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Re: Another way other than @profile, @vocab or @map

From: Mark Birbeck <mark.birbeck@webbackplane.com>
Date: Mon, 22 Mar 2010 18:51:49 +0000
Message-ID: <640dd5061003221151g222ccfc0n79599011532841ef@mail.gmail.com>
To: martin@weborganics.co.uk
Cc: Toby Inkster <tai@g5n.co.uk>, RDFa WG <public-rdfa-wg@w3.org>
Hi Martin,

> I dont really have an issue with using rdfa profiles Im just not keen on the
> level of indirection that may be involved, It would make parsing more
> intensive, particularly if for whatever reason the profile is down, the only
> way to avoid this is either having a list of profiles stored with the parser
> or having the profile stored along side the document that has to be parsed,
> what happens if it becomes popular practice to omit the @profile attribute
> ...  I worry too much anyway ;)

A key part of the proposal is that processors may not even need to
retrieve the profile, since it may be a 'well-known profile'. In that
situation there is nothing that can go wrong.

For example, let's say that Google issues a profile that matches the
vocabularies that it processes when crawling. Obviously that would
include the rich snippets vocabulary, but since they process FOAF for
their social graph API, then the profile might also include that. In
short, it's a pretty useful profile.

Now, we all know that everyone loves to get their pages indexed, so
the first thing we can say is that people will almost certainly *not*
miss out the profile value. It would be like messing up your XML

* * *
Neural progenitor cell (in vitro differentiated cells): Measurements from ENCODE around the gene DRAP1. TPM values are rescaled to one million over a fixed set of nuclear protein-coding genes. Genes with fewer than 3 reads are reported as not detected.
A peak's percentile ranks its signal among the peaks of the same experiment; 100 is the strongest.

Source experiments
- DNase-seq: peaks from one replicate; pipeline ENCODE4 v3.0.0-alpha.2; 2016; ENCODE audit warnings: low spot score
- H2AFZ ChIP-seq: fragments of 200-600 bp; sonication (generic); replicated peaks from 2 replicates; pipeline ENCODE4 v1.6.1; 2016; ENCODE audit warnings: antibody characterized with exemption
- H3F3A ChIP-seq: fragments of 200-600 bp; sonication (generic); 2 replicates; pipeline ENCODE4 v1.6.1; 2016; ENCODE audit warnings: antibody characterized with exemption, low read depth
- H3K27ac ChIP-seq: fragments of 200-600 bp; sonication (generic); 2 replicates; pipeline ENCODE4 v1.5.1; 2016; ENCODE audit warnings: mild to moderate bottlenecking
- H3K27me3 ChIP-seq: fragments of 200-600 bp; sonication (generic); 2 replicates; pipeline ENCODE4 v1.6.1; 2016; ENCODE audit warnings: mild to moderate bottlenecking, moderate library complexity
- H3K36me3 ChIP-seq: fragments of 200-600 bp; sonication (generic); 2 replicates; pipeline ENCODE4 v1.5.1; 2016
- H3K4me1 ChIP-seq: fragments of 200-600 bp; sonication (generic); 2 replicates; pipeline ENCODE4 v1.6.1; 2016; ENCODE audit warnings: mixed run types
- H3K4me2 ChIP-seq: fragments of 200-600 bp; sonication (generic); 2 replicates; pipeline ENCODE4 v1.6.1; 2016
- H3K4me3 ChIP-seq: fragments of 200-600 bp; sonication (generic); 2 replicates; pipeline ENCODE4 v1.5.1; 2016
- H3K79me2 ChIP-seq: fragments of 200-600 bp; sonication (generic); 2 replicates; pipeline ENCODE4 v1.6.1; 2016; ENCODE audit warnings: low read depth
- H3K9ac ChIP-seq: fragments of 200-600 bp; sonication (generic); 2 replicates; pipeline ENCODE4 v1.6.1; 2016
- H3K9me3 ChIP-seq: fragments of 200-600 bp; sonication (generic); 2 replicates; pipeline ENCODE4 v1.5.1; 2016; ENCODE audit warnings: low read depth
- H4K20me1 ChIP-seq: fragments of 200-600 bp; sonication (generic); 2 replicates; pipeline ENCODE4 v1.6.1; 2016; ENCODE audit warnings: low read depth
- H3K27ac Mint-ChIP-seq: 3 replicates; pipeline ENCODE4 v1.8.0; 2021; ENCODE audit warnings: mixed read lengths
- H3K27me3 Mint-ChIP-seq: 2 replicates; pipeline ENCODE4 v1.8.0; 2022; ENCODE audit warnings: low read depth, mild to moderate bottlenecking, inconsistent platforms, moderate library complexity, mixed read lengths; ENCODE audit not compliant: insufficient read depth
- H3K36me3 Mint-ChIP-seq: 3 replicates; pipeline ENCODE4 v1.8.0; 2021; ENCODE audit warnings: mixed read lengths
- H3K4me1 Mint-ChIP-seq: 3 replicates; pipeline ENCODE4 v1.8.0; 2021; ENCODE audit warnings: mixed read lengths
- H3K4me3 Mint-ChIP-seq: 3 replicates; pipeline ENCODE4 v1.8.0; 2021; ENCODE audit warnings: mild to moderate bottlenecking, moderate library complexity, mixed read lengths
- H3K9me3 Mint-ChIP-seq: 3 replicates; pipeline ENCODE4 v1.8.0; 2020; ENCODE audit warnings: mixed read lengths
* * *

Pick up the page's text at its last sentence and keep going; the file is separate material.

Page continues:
sitemap, or producing a badly formed RSS feed; if you want to be found
then you need to get it right.

We can also assume that if Google is going to use this profile on
nearly every page they find, then they aren't going to waste time
loading it from somewhere else -- it will be built into the parser in
some way.

And finally, since we can extrapolate that this profile is going to
become pretty popular -- because you don't get indexed properly
otherwise -- then we can also assume that other RDFa parser creators
will consider embedding the values indicated by the profile right into
their parser, rather than retrieving it.

In short, a handful of key profiles will become well-known and
regularly used, and won't suffer from the shortcomings that you

(And I haven't even begun to talk about setting long cache expiry
times, and so on, on the profiles that don't fall into this
'well-known' category.)

> Better I think to have *all* the relevant information stored with the
> document itself ( like rdfa currently does ) than to introduce external
> files that may or may not be available for parsing.

There's nothing to stop you from embedding 15 namespace declarations
at the top of your documents if you are concerned about reliability.

But if you want that to be a core principle of the RDFa design, then I
think you do have to ask what we're trying to protect ourselves from,
when we worry about the small number of occasions when a profile will
not be retrievable.

(And as I've said previously, in another thread -- if your site uses
jQuery or Google Maps and you can't retrieve the scripts, you are in
just about the same location with no paddle. Long cache expiry times
are used widely in the JavaScript world to go some way towards
addressing this problem.)



Mark Birbeck, webBackplane



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Received on Monday, 22 March 2010 18:58:47 UTC

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